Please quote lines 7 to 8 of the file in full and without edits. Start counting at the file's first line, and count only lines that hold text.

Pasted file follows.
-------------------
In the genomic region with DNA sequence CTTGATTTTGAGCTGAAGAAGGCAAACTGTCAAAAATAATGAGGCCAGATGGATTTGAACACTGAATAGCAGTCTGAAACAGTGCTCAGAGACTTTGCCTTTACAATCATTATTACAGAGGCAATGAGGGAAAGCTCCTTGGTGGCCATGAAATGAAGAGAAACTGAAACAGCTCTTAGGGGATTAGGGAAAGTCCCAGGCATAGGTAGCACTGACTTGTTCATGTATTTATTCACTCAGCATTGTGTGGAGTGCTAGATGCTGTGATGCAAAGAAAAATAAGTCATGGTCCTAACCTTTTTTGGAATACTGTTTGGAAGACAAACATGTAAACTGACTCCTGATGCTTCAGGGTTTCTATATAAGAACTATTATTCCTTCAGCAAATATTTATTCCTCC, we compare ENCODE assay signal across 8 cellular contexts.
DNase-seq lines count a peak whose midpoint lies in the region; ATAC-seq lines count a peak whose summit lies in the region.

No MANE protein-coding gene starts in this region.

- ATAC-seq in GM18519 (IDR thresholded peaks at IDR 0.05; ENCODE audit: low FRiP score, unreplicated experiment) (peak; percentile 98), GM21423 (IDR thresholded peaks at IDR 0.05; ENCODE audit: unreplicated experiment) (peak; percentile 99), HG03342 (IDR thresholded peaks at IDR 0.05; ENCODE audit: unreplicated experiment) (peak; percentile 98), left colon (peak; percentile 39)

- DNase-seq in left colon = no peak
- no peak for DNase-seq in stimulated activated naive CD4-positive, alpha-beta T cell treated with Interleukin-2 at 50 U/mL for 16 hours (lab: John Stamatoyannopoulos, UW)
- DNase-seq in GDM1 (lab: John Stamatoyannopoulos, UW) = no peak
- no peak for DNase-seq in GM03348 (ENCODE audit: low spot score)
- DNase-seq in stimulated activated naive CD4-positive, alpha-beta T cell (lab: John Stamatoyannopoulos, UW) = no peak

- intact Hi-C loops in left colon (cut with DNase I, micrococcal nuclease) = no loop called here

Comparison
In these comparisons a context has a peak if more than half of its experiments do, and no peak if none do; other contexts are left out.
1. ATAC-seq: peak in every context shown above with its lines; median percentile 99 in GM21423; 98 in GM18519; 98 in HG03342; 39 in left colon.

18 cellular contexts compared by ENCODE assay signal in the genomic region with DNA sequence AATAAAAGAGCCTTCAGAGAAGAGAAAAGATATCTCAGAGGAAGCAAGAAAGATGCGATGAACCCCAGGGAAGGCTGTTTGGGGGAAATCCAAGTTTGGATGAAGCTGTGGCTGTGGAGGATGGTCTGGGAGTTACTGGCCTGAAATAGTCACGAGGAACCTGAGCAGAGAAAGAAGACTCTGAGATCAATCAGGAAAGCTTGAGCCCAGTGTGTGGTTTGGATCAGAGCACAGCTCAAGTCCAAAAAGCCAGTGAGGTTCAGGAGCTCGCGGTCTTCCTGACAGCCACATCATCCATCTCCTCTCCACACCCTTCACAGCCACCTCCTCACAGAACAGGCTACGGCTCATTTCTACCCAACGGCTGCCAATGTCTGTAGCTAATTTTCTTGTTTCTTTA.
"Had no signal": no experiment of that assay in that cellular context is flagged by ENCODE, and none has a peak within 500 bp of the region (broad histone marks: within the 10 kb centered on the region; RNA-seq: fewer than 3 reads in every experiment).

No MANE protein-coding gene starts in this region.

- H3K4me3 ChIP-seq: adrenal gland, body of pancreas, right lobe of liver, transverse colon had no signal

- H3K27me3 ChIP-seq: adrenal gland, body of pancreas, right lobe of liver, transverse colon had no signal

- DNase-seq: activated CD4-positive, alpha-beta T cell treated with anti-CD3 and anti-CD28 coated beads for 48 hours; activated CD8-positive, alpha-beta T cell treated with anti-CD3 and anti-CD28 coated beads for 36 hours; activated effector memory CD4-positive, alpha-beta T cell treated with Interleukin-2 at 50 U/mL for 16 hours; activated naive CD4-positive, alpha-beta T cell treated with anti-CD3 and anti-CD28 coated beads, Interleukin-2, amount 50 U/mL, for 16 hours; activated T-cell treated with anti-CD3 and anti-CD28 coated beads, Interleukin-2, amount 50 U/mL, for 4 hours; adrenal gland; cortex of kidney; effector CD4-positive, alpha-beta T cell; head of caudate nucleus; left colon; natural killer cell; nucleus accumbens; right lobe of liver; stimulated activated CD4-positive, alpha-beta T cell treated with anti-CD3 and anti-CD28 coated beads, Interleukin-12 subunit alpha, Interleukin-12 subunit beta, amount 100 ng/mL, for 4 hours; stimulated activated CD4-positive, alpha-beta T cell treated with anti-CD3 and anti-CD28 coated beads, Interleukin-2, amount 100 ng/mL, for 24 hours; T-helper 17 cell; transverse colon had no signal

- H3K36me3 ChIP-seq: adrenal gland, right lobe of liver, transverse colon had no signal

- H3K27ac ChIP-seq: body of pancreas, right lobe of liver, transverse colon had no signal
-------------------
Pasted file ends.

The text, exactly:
- DNase-seq in GDM1 (lab: John Stamatoyannopoulos, UW) = no peak
- no peak for DNase-seq in GM03348 (ENCODE audit: low spot score)